4. Once we finish the combing it is time to define the curls. With Esther’s thinner toddler hair the finger separating method works fine, just running fingers through to separate the curls (see the 7 steps page for more details). I am still getting the hang of separating the curls well enough so I don’t get a “chunky” look like in the last photo below. The most important point – once the curls are separated do not touch them while they are drying!! What a lot of white moms miss (because it is not the case with our hair at all) is that super curly hair should not be played with or really touched much at all, especially once it is styled. Even with this technique if a section of Esther’s hair gets rubbed into a frizzy mess, I reapply conditioner to that section and carefully comb the conditioner through it. I know, it is a hassle and requires me to carry a small bottle of it and a small brush but I hate those sections that get all fuzzy – like on the back of the head. All you moms know what I am talking about!  The main problem time is in the car seat and taking a nap. I started putting a satin scarf on the back of the car seat and using satin pillowcases on her pillows (an easy find at a thrift shop). These help, but usually a little touch up is on order if I am taking her somewhere where I want her to look presentable. So far I have had OK results with sun hats if I use enough conditioner and really let it dry.

5. In the book the author recommends braiding the hair into little twists to sleep in then unbraiding and touching up the curls in the morning. Braiding little twists into a two year olds hair as she is running around the bathroom and getting into everything is such a hassle, I don’t usually bother.

Esther with braids before bed

Addendum: As Esther’s hair has gotten a little longer I have tried out this technique of twisting it at night and have had good luck with it – better than I expected! I used to just re-wet and reapply conditioner and re-comb each morning but it became a hassle to air dry. Now I can fit about 5 twists in her hair and hold them with little rubber bands. I take them out in the morning, spritz with a little water and rub a small amount of conditioner through. The curls look thick and great.

Esther's hair twisted up before bed.

While I don’t do this technique every single day, I have a feeling that as she gets older and her hair becomes thicker it will be the only technique that will work. Does anyone else use this technique on a toddler? What are your results? She gives more advice and examples on her Tips for Little Ones page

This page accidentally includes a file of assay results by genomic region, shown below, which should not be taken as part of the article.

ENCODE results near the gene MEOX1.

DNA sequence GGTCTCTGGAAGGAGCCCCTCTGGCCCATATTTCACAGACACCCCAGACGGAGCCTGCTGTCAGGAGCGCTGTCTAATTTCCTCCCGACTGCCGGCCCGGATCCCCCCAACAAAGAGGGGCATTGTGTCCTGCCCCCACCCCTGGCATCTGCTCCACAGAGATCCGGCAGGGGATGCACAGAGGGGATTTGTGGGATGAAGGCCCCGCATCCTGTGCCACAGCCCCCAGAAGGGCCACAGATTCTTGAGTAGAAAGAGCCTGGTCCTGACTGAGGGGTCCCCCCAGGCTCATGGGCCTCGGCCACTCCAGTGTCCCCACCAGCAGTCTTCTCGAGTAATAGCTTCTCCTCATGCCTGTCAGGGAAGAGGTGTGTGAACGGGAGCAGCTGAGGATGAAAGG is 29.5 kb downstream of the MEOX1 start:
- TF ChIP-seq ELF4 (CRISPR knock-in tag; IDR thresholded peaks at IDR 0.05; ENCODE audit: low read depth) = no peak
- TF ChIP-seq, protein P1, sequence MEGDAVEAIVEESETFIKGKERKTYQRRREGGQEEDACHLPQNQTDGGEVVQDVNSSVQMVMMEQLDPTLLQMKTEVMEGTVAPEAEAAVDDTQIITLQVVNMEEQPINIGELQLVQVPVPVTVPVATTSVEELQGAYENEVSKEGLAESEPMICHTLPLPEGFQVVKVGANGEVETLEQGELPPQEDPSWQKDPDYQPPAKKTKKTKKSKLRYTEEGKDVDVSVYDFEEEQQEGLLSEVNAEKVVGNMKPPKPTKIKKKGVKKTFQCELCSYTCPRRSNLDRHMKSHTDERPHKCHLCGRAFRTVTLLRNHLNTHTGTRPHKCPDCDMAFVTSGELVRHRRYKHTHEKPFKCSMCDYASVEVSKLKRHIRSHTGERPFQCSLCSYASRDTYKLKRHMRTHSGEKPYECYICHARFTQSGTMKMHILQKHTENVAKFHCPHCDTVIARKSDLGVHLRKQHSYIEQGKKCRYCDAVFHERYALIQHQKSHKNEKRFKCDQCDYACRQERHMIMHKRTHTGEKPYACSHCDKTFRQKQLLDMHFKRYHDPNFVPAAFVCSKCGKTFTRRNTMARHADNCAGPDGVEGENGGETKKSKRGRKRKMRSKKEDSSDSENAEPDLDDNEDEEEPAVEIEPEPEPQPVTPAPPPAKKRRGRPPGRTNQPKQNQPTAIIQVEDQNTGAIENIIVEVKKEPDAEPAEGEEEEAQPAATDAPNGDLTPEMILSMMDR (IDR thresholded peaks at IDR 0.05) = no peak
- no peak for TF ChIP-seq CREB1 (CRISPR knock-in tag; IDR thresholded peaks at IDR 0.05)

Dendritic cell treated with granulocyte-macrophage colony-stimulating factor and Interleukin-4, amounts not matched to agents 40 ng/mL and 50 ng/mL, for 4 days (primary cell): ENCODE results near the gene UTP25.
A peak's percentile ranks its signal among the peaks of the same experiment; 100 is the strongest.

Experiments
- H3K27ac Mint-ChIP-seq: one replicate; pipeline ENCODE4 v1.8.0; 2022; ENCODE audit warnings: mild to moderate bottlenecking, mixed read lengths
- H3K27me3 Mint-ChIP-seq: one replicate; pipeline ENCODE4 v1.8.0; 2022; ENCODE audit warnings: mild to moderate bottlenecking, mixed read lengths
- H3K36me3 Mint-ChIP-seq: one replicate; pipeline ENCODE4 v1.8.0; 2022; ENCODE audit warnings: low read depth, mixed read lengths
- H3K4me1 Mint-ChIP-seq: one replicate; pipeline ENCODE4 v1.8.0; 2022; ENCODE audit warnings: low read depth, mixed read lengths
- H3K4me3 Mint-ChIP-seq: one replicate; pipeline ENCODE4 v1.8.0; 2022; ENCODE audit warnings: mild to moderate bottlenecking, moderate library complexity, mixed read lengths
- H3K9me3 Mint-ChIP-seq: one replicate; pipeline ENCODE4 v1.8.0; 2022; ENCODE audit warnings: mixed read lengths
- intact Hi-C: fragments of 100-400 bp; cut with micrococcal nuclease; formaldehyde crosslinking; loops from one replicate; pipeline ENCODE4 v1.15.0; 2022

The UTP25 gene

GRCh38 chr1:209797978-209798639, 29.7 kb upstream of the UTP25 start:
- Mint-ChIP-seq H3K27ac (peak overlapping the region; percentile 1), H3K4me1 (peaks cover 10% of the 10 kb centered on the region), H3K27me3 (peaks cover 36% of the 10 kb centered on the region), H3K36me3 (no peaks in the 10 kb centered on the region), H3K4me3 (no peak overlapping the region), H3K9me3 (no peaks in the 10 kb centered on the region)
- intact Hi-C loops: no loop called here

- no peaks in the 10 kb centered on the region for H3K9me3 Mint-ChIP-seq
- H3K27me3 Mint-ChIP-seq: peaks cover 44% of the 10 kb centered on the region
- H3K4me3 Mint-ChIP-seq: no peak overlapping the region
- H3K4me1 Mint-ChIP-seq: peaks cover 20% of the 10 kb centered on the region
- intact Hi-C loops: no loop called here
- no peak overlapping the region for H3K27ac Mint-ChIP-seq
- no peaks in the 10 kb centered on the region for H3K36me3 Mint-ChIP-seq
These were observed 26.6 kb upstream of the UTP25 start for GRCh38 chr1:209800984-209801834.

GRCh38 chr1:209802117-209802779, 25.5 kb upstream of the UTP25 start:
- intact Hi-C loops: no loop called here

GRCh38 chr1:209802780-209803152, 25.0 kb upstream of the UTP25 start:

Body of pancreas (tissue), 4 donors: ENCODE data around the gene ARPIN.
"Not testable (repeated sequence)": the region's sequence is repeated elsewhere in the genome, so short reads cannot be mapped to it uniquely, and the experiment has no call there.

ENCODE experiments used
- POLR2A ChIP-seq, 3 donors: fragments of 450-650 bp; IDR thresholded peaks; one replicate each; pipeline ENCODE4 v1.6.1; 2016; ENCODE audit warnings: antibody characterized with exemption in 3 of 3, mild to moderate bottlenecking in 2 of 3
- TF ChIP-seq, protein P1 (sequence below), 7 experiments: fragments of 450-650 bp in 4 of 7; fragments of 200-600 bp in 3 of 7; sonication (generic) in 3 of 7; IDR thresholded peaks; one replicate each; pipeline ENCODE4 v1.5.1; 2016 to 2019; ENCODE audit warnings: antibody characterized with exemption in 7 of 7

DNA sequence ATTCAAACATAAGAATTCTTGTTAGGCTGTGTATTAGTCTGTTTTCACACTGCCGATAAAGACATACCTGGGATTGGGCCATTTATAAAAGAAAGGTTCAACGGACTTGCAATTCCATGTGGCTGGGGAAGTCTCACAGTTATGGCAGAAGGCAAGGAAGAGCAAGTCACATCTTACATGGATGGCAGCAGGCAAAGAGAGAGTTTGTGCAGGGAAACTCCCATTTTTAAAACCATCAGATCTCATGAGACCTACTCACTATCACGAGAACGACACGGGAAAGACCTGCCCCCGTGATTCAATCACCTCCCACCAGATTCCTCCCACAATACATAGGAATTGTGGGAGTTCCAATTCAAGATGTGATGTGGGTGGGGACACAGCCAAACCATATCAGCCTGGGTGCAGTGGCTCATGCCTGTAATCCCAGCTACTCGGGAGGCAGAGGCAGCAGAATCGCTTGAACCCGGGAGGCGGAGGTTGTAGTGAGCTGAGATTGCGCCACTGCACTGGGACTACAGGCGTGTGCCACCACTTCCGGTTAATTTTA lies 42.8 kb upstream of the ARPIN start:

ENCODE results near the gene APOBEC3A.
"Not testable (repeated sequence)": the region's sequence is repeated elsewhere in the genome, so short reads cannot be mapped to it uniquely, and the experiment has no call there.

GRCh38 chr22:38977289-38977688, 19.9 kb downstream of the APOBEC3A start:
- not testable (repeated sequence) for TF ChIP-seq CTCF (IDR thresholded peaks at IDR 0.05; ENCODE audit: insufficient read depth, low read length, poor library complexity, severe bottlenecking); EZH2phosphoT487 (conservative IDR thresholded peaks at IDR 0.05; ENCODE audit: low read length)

Here are some example photos of Esther. Note that her hair has been dry for hours in these photos!

Esther's Curls well defined with this method

Esther's Curls, well defined.

Defined curls, but I didn't separate the sections well enough. This won't be as much as an issue as her hair grows thicker.

Esther's hair after having it twisted all night then spritzing with a little water and running conditioner through it in the morning. I like how thick it is the next day!


5 Comments so far ↓

  1. Josie says:

    I do usually shampoo Alicias hair, and then comb it with a wide comb while the conditioner is in before rinsing. but my real trick is using Schwarzkopf Liquid Silk Gloss Leave in Treatment. I have tried so many leave in conditioners, de-frizzing sprays and serums, and this is the ONLY one I recommend….and it is fabulous!
    You just need one pump of it and gently pull it through the hair (when I say pull, I mean don’t rub it in, but spread it around your finger tips and then gently pull it through her hair from roots to tips, in sections all over). It keeps an amazing curl, and has a truly wonderful shine too it which is what I like best. And to top it all off….if I decide to do a ponytail or pigtails and comb the hair out straight it hold that shape too!
    Alicia showers every other day so on the non-shower days I just put in some more and either let it curl or put it back. I’m pretty sure that we will be using this one for a LOOOOng time!

  2. Jenny says:

    It really makes a difference – she looks so good with the defined curls. Sounds like a bit of work at first, but easy once you’ve got the routine. Really beautiful!

  3. Teri LaFlesh says:

    Your daughter is stunning! I really enjoyed your story, and am so happy that my techniques have helped you! I tell you as I mixed child, hair really can be a big deal when no one knows what to do with it. So it makes me really happy you are taking the time to learn to make Alicia’s curls happy.

  4. Teri LaFlesh says:

    Oops! I meant Esther’s beautiful curls! So lovely!

  5. Kara says:

    Her hair looks great! I am a mixed race woman with a white mother who had no idea how to style my hair. As a result, I had relaxers beginning in 4th grade. Now, in my late 30s, I am finally figuring out how to style my natural hair and have it look good. You are giving your daughter such a great start. Nice work!